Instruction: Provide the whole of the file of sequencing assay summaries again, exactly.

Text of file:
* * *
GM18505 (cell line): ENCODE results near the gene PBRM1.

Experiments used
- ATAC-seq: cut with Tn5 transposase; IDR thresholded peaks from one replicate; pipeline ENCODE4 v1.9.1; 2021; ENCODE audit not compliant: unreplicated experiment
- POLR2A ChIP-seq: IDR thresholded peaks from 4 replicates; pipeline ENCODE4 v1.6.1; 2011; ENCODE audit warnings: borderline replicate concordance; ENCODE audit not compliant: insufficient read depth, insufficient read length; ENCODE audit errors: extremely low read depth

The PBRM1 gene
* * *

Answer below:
GM18505 (cell line): ENCODE results near the gene PBRM1.

Experiments used
- ATAC-seq: cut with Tn5 transposase; IDR thresholded peaks from one replicate; pipeline ENCODE4 v1.9.1; 2021; ENCODE audit not compliant: unreplicated experiment
- POLR2A ChIP-seq: IDR thresholded peaks from 4 replicates; pipeline ENCODE4 v1.6.1; 2011; ENCODE audit warnings: borderline replicate concordance; ENCODE audit not compliant: insufficient read depth, insufficient read length; ENCODE audit errors: extremely low read depth

The PBRM1 gene